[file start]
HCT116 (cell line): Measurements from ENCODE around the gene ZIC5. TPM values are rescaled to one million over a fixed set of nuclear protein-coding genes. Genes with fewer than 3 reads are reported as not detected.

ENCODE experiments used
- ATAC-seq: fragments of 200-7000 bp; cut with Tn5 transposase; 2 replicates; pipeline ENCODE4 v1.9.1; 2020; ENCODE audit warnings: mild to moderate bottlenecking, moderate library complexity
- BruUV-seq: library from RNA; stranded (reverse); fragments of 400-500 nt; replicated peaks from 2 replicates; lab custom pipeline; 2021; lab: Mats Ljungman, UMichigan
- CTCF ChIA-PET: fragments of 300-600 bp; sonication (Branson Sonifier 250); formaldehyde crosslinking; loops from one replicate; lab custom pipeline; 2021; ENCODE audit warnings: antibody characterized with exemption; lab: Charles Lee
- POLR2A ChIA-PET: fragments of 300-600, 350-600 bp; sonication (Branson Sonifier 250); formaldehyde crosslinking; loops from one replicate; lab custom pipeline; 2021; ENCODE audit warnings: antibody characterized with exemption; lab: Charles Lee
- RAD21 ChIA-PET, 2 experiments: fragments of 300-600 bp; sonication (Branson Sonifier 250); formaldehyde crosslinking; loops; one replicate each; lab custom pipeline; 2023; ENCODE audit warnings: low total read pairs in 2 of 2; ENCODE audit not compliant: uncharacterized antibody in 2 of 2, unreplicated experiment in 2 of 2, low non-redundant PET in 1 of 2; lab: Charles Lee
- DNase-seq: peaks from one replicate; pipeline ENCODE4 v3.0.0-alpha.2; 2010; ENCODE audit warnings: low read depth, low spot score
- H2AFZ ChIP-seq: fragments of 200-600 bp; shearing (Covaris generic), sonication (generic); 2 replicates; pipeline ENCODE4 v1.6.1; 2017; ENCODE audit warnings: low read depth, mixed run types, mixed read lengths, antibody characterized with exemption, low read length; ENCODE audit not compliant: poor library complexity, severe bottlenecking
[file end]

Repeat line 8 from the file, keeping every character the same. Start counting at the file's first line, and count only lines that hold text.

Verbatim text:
- DNase-seq: peaks from one replicate; pipeline ENCODE4 v3.0.0-alpha.2; 2010; ENCODE audit warnings: low read depth, low spot score